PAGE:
Anna-Nassi nodded, her wings faltering slightly.
Kaffi was understandably quiet during their monthly meeting, and Diwa didn’t push him. Samuel and Graymar’s bitter argument had affected both families. They’d made peace and come to a tentative agreement, but everyone was still on edge. Graymar had returned to Building C after the co-op run feeling angry and ashamed, and it pained Kaffi to watch his paddir suffer through that. Diwa still felt miserable as well; he hadn’t wanted to push his father, but it was a necessary point he’d had to make. He’d shut himself away for too long, and someone had to make him understand that he was not suffering alone.
Still, he and Kaffi had each other, and they had Annie and Cole, to stay in high spirits. This meeting wasn’t of that much importance, just an update of ongoing projects and a bit of estate gossip. Diwa had his notebook out, scribbling out all the updates so far: Cole’s report on the progress at the co-op farm, Anna-Nassi’s report on the tenants, Kaffi on the upkeep of the estate, and Diwa with the paperwork and accounting. The meeting proper lasted no more than twenty minutes, the rest of the hour turning into a chat circle between friends, talking about inconsequential things.
Diwa used this time to reconnect with them on a deeper level. They were all doing their own things, but he wanted to remind himself that they were still there, in his mind and in his heart as close friends and confidants. Anna-Nassi and Cole’s bond had grown as strong as his and Kaffi’s, in their own special way over the summer, much to his delight. Elise-Nooviya had been the instigator there, of all people – she’d not only assigned Annie to farm days coinciding with Cole’s shifts, but she’d also taken Cole on as the farm’s chief representative in the committee, just to make sure they spent as much time together as possible. And she’d also taken Diwa aside and explained her decision, wishing to clear it with him before making it official. That had been the surprise move; she’d come to him, not to Samuel.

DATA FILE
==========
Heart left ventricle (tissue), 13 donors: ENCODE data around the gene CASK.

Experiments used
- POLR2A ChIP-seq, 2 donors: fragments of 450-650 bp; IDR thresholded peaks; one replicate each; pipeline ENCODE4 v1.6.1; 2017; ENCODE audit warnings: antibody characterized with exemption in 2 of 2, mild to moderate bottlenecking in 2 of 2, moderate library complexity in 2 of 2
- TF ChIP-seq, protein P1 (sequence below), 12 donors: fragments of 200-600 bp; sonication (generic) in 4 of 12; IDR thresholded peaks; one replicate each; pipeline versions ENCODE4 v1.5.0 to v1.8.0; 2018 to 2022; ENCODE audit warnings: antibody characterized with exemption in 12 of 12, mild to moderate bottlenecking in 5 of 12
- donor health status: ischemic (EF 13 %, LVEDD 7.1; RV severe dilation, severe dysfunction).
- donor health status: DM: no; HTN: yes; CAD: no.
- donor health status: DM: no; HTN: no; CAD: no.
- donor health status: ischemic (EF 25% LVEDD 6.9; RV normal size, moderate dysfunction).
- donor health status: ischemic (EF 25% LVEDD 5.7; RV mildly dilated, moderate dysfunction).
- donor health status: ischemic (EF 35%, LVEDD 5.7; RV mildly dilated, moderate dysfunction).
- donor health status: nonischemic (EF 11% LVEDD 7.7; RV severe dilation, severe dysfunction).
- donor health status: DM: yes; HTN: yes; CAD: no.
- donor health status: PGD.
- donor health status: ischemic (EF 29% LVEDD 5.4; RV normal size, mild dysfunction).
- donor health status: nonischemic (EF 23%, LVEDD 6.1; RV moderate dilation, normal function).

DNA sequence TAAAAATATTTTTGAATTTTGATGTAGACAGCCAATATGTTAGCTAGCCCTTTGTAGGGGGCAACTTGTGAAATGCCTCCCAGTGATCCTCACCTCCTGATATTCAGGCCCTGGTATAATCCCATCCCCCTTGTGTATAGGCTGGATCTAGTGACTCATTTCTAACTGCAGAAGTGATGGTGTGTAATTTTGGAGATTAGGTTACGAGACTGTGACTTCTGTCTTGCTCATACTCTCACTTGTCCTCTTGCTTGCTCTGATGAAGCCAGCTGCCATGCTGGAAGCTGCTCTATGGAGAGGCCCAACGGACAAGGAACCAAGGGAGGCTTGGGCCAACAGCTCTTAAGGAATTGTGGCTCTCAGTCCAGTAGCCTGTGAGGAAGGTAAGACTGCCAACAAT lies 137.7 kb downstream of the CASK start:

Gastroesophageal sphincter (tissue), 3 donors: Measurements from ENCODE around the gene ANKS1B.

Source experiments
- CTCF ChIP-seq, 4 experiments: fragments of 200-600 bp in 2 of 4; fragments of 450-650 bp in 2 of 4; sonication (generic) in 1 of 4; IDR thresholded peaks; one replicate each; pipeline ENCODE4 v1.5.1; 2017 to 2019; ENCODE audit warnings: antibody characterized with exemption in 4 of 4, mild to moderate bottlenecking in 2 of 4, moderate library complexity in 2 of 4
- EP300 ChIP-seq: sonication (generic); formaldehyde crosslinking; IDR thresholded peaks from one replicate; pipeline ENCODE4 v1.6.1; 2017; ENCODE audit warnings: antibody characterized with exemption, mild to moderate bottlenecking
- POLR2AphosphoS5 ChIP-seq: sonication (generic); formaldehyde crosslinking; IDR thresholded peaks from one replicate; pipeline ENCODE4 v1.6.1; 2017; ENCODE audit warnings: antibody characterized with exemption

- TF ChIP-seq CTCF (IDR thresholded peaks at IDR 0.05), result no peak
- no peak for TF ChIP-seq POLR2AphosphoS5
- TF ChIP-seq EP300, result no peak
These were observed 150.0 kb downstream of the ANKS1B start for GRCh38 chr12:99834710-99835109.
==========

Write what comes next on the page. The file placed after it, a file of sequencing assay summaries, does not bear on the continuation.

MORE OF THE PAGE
He was already establishing himself at this estate, so soon after leaving school.
This year was going by so fast, he hoped he wouldn’t forget any of it.
“You’re in a pensive mood,” Kaffi said to him after the meeting had adjourned and the other two headed off for a stroll around the apple orchard. They’d sensed that he and Kaffi needed to have a conversation about their fathers, and had made themselves scarce.
“For obvious reasons,” he said. “Pop is doing alright…but he’s still moping. At least he’s not hiding in the office anymore. Ina’s doing what she can to lift him up when he needs it.”
“How is Graymar?”
Kaffi huffed a breath through his nostrils and ruffled his wings slightly. “The best he can,” he said, measuring his irritability. “Given the situation. He’s doing short, low-impact flights to keep himself in shape, but he takes the light rail when he needs to go long distances. He hasn’t flown with Samuel for two weeks now.”
Diwa frowned. “It must bother him. It really bothers Pop, too.”